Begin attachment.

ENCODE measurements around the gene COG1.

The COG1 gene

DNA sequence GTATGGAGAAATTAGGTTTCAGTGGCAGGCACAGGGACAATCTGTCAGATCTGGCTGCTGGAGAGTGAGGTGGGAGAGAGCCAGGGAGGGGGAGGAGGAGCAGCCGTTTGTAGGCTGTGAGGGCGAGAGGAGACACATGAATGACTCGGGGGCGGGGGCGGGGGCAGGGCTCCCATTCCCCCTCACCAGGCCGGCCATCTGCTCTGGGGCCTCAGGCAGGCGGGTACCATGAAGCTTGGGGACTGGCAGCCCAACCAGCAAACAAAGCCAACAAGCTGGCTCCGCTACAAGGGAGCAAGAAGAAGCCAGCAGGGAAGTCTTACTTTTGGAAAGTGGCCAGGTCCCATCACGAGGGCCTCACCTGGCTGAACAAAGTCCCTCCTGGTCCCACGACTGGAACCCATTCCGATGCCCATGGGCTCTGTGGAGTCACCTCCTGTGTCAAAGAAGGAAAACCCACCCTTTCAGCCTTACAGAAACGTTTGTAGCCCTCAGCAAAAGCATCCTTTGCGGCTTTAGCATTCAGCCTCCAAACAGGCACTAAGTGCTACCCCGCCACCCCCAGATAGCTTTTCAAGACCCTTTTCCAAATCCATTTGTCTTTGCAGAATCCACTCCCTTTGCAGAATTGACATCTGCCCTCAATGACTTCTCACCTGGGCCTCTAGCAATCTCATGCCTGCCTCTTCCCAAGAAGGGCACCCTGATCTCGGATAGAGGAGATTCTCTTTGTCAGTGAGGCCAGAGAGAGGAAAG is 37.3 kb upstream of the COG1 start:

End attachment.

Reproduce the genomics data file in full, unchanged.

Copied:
ENCODE measurements around the gene COG1.

The COG1 gene

DNA sequence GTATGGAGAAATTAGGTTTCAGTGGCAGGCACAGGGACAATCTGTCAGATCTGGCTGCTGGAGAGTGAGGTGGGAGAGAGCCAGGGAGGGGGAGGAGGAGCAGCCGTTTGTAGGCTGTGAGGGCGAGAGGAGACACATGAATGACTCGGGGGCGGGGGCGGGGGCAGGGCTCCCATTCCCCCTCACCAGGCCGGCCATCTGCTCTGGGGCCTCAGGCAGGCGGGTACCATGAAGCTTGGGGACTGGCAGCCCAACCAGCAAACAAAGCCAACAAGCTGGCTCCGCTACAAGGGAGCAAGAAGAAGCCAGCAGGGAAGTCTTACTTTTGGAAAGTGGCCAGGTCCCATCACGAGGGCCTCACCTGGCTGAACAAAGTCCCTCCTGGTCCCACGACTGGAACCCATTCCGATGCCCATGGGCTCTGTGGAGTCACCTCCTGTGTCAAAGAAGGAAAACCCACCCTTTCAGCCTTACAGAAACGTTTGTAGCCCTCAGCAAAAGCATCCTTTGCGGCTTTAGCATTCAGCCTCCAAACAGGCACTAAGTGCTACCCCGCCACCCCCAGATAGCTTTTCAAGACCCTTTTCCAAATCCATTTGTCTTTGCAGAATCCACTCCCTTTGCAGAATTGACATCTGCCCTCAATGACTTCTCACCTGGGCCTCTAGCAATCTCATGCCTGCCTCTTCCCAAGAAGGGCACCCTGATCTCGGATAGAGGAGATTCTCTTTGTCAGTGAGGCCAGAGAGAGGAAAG is 37.3 kb upstream of the COG1 start: